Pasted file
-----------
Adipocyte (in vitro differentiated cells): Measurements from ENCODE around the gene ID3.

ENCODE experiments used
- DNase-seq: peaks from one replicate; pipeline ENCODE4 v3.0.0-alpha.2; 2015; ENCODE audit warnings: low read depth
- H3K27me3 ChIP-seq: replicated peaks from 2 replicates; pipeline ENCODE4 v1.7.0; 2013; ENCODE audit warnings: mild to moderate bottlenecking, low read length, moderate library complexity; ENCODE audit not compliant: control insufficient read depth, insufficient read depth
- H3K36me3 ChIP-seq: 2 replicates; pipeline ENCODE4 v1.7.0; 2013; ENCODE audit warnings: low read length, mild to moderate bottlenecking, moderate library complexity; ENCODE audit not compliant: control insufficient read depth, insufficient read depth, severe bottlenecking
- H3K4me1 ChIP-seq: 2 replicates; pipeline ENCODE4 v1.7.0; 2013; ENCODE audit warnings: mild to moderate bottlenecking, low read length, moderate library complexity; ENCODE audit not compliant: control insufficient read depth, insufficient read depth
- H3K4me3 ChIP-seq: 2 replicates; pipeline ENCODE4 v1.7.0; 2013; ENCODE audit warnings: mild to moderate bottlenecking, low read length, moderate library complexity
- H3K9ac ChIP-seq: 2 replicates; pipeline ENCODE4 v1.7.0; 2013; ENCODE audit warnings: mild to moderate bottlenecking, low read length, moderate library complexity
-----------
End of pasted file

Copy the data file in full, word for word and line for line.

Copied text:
Adipocyte (in vitro differentiated cells): Measurements from ENCODE around the gene ID3.

ENCODE experiments used
- DNase-seq: peaks from one replicate; pipeline ENCODE4 v3.0.0-alpha.2; 2015; ENCODE audit warnings: low read depth
- H3K27me3 ChIP-seq: replicated peaks from 2 replicates; pipeline ENCODE4 v1.7.0; 2013; ENCODE audit warnings: mild to moderate bottlenecking, low read length, moderate library complexity; ENCODE audit not compliant: control insufficient read depth, insufficient read depth
- H3K36me3 ChIP-seq: 2 replicates; pipeline ENCODE4 v1.7.0; 2013; ENCODE audit warnings: low read length, mild to moderate bottlenecking, moderate library complexity; ENCODE audit not compliant: control insufficient read depth, insufficient read depth, severe bottlenecking
- H3K4me1 ChIP-seq: 2 replicates; pipeline ENCODE4 v1.7.0; 2013; ENCODE audit warnings: mild to moderate bottlenecking, low read length, moderate library complexity; ENCODE audit not compliant: control insufficient read depth, insufficient read depth
- H3K4me3 ChIP-seq: 2 replicates; pipeline ENCODE4 v1.7.0; 2013; ENCODE audit warnings: mild to moderate bottlenecking, low read length, moderate library complexity
- H3K9ac ChIP-seq: 2 replicates; pipeline ENCODE4 v1.7.0; 2013; ENCODE audit warnings: mild to moderate bottlenecking, low read length, moderate library complexity